The holiday season, for many, extends from November through February. Families will be celebrating Thanksgiving, Christmas, Hanukah, Kwanzaa and the New Year. Writing about holidays is a wonderful way to share cultures in words, pictures, and music. Yes, holidays also can be an emotionally difficult time for your students. So, being sensitive to these emotions, you can design lessons for which students can write about real or imagined celebrations. You know your students and can adapt the lesson to fit the setting in which you teach.
Now is a time to plan writing assignments that draw on their real or imagined experiences with family and friends. This is a great time to tap into their creativity in writing sensory images – literally and figuratively. The assignment can be published on your class website or shared with other classrooms across the world using one of the websites, like The Global Poetry Project . Also see EDUTOPIA.COM “Taking Your Class to the Internet“. Remember, to confirm new sites with your administrator before launching a class site for your students.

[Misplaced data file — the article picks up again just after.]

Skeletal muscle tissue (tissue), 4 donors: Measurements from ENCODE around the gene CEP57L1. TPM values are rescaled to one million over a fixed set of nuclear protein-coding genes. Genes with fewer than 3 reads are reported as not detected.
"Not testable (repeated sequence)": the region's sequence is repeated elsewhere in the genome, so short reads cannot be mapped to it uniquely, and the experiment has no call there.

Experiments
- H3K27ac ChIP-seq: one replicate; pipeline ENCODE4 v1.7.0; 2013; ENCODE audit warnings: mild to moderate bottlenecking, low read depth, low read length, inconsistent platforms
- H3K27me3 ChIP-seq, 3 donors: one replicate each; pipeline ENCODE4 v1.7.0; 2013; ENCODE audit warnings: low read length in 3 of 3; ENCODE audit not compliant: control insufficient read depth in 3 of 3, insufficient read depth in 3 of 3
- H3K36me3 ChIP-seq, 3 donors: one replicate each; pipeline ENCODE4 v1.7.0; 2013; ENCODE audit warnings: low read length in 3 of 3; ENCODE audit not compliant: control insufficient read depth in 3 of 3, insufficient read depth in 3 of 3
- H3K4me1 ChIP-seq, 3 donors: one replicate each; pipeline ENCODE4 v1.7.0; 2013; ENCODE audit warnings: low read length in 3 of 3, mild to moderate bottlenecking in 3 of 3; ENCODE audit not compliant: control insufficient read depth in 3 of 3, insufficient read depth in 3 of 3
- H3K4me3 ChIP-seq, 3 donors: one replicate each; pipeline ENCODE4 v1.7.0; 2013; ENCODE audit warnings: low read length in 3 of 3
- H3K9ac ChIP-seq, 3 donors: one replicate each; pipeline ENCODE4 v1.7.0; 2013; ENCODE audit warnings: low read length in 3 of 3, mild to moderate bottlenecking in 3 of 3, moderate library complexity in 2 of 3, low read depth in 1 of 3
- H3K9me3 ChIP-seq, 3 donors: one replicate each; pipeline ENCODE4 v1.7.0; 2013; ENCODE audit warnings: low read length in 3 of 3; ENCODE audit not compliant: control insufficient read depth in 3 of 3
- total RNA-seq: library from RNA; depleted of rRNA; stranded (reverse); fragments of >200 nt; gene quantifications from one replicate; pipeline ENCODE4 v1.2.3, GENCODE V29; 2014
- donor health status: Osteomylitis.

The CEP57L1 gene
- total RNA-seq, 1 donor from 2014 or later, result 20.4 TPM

I’d recommend beginning the assignment before the holiday breaks and picking it up when the students return. Starting prior to break will encourage them to be alert and maybe even journal while away school. Hey, I’m the eternal optimist. This linked assignment “Holiday Memory” can get you started.
Kick it up a notch as ask students to include x number of figurative images, too – metaphors, similes, personification, hyperbole, synesthesia, etc.How about onomatopoeia, assonance, and consonance too.
Adding, substituting figurative images usually works well during a revision step. You could ask students to circle the images already used, and then experiment with ways to substitute or expand with figurative images, more concrete nouns, or vivid verbs. When students have a goal, they usually meet it.